June 2003. pp. 105~128
This work seeks to clarify the meaning of Chih-I's Yuna-Tun Chih-Kuan from the Sui-Tzu-I San-Mei. According to Chih-I, Yuan-Tun Chih-Kuan is composed of the four kinds of samadhi. The four kinds of samadhi are classified into Li-Kuan and Shih-Kuan. Generally speaking, in Chinese Buddhism, li-kuan was regarded as a method of practice contemplating the ultimate reality itself. On the other hand, Shih-Kuan, it is said, takes experiential phenomena as the object of meditation.Traditionally, Chih-I's Yuan-Tun Chih-Kuan as Li-Kuan has been estimated as a turning point of the Chinese Buddhism(intuitivism) from Indian Buddhism(scholasticism). This view may involve some misunderstandings concerning the practice of Li-kuan. If Li-kuan is a direct contemplation on the ultimate reality, and does not need experiential intermediaries, it may be regarded as a mystic intuition. However this view however is controversial. Because Chih-I's Yuan-Tun Chih-Kuan should be understood under the light of the doctrine of emptiness and mahāyāna soteriology based on the theory of nonduality instead of the theravādin soteriology which emphasizes exclusion of kleśas. What is li-kuan? In four kinds of samādhi, li-kuan is well explained in Sui-Tzu-I San-Mei. The Sui-Tzu-I San-Mei is the practical method through which a practitioner contemplates the four phases of his mind, its arising, staying, changing, and disappearing and finally realizes the truth of emptiness. For Chih-I, Li-Kuan is not a direct intuition of the truth without experiential intermediaries. Judging from the above, we may say that Chih-I's Yuan-Tun Chih-Kuan is the practical theory of Buddhism that is firmly grounded in Mahāyāna thought.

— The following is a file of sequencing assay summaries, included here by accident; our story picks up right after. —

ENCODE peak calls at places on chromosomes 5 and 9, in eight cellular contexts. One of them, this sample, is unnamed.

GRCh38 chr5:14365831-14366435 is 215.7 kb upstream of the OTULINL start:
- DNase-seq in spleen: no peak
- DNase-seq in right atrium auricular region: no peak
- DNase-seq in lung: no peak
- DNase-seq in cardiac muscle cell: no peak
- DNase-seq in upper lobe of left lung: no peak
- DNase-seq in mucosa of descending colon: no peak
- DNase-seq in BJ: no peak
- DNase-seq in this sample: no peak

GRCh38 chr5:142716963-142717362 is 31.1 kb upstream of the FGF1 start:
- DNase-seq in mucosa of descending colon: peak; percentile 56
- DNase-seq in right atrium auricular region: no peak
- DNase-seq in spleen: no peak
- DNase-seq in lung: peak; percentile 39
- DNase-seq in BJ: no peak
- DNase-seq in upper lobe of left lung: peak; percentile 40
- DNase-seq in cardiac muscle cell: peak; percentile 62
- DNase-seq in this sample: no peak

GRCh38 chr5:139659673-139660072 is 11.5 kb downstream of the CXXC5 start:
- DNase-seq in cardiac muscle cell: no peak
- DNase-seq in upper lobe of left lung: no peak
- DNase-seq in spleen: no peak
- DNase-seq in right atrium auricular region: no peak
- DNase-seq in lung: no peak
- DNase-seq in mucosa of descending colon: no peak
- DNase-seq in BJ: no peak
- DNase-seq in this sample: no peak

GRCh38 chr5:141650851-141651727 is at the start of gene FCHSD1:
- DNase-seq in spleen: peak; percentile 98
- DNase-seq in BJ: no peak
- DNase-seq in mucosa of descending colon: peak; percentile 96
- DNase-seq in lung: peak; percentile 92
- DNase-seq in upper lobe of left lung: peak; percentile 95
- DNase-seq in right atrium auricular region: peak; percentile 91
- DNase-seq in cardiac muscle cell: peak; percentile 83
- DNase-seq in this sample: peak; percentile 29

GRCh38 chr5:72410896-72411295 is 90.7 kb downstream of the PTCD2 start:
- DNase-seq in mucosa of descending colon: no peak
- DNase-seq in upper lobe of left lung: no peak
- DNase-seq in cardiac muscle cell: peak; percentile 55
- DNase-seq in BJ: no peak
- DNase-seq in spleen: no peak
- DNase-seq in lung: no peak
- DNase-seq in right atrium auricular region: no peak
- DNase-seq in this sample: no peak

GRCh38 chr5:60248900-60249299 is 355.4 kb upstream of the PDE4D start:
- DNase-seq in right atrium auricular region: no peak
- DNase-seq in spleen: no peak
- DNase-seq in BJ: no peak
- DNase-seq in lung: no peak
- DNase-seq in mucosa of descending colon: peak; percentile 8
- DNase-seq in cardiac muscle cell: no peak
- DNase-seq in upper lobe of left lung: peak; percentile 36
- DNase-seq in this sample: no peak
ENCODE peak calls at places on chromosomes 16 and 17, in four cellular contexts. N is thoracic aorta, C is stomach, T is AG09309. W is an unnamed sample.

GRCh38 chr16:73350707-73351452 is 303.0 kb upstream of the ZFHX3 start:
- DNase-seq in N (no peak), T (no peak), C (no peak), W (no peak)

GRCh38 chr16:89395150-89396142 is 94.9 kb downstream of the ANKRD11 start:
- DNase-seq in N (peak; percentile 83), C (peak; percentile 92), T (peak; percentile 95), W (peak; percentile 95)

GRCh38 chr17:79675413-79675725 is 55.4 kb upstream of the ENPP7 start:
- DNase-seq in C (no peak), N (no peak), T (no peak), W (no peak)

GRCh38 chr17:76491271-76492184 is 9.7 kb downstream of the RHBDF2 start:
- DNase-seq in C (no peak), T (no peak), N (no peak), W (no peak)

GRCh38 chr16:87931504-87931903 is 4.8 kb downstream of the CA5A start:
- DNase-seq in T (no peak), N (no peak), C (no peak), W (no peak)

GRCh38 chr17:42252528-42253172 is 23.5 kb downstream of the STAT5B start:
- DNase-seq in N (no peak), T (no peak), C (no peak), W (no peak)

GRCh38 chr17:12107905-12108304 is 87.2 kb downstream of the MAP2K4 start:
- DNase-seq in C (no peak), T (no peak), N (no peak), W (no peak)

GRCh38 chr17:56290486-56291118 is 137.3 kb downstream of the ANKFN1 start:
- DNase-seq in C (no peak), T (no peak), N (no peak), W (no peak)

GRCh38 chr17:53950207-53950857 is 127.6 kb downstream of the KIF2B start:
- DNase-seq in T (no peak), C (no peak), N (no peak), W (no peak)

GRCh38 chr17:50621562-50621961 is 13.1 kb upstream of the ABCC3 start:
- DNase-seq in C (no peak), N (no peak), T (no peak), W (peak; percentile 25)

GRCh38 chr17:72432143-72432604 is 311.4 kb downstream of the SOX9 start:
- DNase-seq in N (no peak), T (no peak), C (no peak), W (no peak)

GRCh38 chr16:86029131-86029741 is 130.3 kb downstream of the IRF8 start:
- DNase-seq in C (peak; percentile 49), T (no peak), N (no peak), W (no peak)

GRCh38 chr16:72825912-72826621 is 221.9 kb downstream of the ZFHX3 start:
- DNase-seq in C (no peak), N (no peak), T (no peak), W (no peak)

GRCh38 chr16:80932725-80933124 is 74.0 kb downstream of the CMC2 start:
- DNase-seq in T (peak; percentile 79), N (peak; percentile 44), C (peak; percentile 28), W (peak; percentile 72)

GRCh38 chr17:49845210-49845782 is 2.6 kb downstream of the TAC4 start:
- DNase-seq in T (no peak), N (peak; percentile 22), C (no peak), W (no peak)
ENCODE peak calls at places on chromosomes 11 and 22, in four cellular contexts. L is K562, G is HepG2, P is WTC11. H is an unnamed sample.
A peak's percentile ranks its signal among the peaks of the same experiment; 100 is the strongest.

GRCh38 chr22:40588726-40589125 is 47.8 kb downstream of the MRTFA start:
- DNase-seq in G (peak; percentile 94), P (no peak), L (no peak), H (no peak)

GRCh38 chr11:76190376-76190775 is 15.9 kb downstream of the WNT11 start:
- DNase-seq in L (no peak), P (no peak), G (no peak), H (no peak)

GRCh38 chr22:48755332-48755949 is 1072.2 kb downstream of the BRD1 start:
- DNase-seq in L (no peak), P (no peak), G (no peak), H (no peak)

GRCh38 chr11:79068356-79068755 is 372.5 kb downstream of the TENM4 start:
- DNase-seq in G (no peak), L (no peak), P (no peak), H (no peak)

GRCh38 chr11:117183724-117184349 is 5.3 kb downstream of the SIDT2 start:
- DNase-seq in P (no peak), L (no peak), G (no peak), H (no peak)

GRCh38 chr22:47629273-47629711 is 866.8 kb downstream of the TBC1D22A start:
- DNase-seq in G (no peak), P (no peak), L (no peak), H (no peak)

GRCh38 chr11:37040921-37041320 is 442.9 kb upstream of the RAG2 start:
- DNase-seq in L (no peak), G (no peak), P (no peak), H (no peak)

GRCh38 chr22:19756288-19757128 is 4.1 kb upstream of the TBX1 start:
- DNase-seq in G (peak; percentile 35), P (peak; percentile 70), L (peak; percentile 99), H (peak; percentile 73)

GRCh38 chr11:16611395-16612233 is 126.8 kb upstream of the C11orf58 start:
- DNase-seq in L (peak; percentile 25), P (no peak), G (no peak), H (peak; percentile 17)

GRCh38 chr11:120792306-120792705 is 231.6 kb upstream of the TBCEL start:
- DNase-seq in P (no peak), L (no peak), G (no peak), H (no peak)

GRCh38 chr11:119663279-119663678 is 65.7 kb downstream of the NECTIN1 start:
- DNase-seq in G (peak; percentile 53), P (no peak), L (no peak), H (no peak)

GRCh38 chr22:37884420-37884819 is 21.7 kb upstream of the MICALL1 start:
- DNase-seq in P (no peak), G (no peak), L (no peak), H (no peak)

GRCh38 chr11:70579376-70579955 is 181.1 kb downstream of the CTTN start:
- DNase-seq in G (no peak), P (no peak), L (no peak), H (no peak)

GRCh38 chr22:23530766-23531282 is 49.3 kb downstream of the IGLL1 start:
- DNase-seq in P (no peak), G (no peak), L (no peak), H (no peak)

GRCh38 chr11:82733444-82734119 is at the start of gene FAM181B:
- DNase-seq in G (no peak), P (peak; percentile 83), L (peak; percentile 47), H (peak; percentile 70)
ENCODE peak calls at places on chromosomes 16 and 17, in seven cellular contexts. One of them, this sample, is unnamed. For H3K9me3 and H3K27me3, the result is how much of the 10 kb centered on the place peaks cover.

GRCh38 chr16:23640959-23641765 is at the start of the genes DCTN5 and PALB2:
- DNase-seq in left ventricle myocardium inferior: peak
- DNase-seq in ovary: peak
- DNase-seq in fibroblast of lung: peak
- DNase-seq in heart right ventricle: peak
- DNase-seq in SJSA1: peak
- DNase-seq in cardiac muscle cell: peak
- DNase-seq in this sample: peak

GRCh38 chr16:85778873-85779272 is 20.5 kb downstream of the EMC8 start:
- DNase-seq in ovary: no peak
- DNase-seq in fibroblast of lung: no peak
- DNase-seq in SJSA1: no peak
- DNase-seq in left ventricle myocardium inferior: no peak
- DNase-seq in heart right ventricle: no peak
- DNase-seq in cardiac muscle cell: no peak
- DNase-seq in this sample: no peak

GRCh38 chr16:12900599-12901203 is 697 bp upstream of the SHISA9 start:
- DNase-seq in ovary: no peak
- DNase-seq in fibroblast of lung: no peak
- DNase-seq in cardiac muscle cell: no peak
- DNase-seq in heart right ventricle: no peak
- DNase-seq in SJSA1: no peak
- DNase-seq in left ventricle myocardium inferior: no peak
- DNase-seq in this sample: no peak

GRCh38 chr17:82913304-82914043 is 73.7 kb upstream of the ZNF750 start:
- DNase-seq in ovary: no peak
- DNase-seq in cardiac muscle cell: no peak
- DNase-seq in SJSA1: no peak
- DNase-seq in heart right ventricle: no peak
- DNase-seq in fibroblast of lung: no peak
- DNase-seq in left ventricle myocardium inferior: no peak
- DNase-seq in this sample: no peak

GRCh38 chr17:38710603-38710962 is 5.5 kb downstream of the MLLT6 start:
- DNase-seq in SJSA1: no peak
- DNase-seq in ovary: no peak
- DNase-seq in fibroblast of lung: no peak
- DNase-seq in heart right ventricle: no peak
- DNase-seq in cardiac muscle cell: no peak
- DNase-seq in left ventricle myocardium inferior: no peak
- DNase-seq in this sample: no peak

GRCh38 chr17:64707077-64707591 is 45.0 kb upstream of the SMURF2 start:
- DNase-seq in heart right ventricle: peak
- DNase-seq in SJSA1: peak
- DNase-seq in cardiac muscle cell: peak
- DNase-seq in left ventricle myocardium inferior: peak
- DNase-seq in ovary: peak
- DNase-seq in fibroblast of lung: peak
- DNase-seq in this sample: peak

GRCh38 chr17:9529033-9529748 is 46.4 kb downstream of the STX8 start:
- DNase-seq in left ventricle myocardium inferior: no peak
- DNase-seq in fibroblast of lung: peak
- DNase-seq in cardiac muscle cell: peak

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  • Publisher :Korean Association of Buddhist Studies
  • Publisher(Ko) :불교학연구회
  • Journal Title :Korea Journal of Buddhist Studies
  • Journal Title(Ko) :불교학연구
  • Volume : 6
  • No :0
  • Pages :105~128